During warmer weather you may begin to notice a trail of liquid on the pavement underneath your recently parked car. On closer inspection, you’ll discover water released as harmless condensation dripping from the air conditioner’s cooling coils. Identifying an actual AC leak can be difficult as the refrigerant found in your car is released only as a colorless and odorless gas. Here’s how to identify air conditioning system problems, including a leaking air conditioner, and the steps required to fix them.
Identify and Fix Problems
When your car’s AC system needs attention and has potentially stopped working, take the following three steps in order to get to the bottom of things:
1. Check the fuse box. Something as simple as a blown fuse can shut down your AC system. Locate the appropriate fuse associated with the AC system, and if it’s blown you can replace it. As long as cold air is flowing after that, then you’re good to go.
2. Examine the vents and cabin filter. Determine whether the air vents are open and unclogged, as shut or blocked vents will impede air flow. Another possible impediment is the cabin air filter. Locate, clean or replace the filter if it’s clogged.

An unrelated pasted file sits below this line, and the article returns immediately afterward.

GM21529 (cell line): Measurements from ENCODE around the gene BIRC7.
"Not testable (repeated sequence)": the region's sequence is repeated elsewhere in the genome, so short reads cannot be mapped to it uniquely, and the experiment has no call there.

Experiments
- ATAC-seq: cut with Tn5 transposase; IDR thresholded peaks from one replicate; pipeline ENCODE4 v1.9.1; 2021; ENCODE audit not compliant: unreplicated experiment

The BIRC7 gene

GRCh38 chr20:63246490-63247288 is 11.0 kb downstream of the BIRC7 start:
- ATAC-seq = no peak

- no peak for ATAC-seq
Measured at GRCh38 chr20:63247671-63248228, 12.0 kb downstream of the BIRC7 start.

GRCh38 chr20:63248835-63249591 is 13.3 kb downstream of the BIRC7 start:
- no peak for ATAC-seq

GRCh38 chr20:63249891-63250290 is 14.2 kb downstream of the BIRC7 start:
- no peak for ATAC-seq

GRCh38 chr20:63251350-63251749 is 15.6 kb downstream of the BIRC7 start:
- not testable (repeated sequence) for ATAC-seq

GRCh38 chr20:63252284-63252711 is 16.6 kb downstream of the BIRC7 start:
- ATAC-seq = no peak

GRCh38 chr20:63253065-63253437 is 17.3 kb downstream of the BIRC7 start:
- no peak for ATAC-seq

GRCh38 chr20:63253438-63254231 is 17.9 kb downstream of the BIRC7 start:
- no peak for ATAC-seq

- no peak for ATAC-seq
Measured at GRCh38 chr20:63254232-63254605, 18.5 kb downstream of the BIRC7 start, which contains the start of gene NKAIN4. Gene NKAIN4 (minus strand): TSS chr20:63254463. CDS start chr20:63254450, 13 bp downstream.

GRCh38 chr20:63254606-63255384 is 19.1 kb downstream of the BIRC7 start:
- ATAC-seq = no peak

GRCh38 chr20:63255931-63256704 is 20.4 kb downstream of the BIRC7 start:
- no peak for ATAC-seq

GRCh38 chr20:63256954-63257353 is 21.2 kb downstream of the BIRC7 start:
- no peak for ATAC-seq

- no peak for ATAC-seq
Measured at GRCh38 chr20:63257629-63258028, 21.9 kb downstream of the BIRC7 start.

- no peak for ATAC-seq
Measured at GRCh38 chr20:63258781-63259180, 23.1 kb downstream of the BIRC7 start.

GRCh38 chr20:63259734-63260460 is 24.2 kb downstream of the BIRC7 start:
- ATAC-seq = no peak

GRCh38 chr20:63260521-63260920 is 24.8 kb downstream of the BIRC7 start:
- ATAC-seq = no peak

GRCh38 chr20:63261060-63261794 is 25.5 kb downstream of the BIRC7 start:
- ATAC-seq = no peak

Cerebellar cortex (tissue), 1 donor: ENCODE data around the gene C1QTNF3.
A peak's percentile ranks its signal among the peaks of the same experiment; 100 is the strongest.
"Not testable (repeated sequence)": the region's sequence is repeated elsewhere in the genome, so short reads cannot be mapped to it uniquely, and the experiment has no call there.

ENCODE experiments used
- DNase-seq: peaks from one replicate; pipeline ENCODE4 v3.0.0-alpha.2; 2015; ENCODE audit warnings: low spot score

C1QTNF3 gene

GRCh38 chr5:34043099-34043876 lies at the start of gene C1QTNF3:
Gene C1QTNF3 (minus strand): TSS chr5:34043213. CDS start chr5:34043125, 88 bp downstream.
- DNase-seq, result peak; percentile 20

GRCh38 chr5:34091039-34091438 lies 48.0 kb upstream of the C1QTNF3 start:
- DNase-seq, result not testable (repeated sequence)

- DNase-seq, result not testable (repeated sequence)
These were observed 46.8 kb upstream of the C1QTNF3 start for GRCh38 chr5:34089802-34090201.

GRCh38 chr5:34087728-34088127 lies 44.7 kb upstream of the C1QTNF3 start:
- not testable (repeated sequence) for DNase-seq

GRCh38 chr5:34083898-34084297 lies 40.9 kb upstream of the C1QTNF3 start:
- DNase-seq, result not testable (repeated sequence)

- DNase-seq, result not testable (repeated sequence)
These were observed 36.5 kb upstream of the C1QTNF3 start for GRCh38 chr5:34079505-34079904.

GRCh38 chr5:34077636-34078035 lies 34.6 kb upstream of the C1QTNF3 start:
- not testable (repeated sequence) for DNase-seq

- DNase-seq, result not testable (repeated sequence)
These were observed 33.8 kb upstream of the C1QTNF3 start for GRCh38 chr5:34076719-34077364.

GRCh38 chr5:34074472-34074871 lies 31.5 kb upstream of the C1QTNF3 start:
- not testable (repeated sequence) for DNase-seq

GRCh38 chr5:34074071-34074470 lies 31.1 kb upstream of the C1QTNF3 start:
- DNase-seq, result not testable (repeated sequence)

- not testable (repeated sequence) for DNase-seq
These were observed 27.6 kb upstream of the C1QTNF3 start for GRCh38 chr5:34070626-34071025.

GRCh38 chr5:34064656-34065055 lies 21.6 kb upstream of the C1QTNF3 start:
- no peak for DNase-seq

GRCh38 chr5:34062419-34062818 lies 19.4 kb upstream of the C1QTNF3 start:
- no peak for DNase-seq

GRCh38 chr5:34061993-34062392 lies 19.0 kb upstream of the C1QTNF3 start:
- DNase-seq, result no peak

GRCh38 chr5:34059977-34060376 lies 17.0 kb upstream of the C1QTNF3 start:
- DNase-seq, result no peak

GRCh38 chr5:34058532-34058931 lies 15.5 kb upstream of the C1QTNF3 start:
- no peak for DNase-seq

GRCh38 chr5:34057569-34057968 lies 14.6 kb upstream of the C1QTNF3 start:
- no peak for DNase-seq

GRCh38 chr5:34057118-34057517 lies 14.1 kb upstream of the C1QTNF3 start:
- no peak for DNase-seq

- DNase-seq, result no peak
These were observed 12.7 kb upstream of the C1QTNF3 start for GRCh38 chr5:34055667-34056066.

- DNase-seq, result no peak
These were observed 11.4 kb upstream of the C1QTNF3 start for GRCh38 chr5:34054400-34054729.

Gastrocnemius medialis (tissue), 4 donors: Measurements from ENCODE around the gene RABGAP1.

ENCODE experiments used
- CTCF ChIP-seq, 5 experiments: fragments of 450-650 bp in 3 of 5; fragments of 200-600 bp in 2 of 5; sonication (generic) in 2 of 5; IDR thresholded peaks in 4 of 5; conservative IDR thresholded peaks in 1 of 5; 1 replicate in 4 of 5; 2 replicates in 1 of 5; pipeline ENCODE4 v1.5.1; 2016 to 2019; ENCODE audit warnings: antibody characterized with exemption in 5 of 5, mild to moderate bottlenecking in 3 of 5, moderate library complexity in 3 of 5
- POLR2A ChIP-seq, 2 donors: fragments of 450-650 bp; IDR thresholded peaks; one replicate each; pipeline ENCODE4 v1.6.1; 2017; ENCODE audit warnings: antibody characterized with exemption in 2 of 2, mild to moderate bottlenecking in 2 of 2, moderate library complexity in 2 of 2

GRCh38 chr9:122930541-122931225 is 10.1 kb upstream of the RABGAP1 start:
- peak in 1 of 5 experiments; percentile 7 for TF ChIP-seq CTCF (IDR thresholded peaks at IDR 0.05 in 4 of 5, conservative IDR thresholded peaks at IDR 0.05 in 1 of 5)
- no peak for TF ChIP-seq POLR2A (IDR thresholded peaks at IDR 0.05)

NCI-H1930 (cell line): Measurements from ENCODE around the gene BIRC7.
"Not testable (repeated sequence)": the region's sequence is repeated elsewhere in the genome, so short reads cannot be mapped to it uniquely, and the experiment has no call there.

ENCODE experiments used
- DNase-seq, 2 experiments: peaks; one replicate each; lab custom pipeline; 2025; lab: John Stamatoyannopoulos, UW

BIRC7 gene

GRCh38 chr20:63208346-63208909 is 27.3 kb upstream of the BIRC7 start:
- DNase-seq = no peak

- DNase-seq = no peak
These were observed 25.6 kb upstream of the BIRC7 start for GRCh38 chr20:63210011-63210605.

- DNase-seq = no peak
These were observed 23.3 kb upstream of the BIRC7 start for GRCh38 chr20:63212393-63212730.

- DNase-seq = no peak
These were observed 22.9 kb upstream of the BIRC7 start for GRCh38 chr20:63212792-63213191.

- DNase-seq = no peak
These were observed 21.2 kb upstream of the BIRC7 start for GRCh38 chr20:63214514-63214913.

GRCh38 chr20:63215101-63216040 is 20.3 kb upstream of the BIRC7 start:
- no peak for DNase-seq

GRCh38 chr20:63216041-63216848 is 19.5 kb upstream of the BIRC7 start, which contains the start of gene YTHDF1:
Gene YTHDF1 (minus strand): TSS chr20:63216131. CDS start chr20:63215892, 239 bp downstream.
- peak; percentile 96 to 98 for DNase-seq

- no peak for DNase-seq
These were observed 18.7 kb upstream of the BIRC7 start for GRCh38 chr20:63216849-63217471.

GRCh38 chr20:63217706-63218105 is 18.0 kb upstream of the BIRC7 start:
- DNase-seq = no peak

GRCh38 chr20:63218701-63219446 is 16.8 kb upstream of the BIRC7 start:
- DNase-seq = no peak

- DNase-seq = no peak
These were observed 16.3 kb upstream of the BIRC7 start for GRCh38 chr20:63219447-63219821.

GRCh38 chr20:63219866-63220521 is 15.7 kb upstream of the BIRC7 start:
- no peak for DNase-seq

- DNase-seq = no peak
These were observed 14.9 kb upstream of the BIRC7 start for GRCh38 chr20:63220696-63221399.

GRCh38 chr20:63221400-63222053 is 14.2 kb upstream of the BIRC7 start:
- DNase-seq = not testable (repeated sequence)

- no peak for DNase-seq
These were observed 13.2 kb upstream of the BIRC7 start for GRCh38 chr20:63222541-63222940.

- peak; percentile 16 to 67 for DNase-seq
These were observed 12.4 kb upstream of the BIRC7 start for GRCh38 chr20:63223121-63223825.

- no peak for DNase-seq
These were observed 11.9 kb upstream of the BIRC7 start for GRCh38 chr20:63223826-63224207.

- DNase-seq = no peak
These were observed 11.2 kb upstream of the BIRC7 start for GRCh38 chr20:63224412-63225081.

3. Look under the hood. Examine the AC system for signs of damage. Any part associated with that system can cause it to stop working. These include: a malfunctioning switch, a burnt out relay, a failed compressor, a damaged cooling fan, a clogged tube, frayed wires or problems with the condenser or evaporator. For most people, diagnosis and repairs are best left to the professionals. Take your car to a service technician if you don’t have the tools, talent or time to get the job done.
If you’re not comfortable working with your car’s AC system or if the problem is more complex than outlined here, then take your car to your local NAPA AutoCare Center. Your mechanic will add a special dye to get more information on your leaking air conditioner. When illuminated by an ultraviolet light, AC leaks can more easily be found and the proper repairs can be made.
Check out all the air conditioning system parts
Photo courtesy of Flickr.
Matt Keegan has maintained his love for cars ever since his father taught him kicking tires can be one way to uncover a problem with a vehicle’s suspension system. He since moved on to learn a few things about coefficient of drag, G-forces, toe-heel shifting, and how to work the crazy infotainment system in some random weekly driver. Matt is a member of the Washington Automotive Press Association and is a contributor to various print and online media sources.